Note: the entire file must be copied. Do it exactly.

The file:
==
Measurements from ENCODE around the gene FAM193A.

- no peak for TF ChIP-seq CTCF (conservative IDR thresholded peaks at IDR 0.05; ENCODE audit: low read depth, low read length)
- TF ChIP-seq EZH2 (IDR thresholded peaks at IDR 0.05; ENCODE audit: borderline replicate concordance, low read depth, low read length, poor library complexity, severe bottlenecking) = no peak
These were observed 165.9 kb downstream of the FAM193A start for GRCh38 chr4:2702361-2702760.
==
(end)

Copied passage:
Measurements from ENCODE around the gene FAM193A.

- no peak for TF ChIP-seq CTCF (conservative IDR thresholded peaks at IDR 0.05; ENCODE audit: low read depth, low read length)
- TF ChIP-seq EZH2 (IDR thresholded peaks at IDR 0.05; ENCODE audit: borderline replicate concordance, low read depth, low read length, poor library complexity, severe bottlenecking) = no peak
These were observed 165.9 kb downstream of the FAM193A start for GRCh38 chr4:2702361-2702760.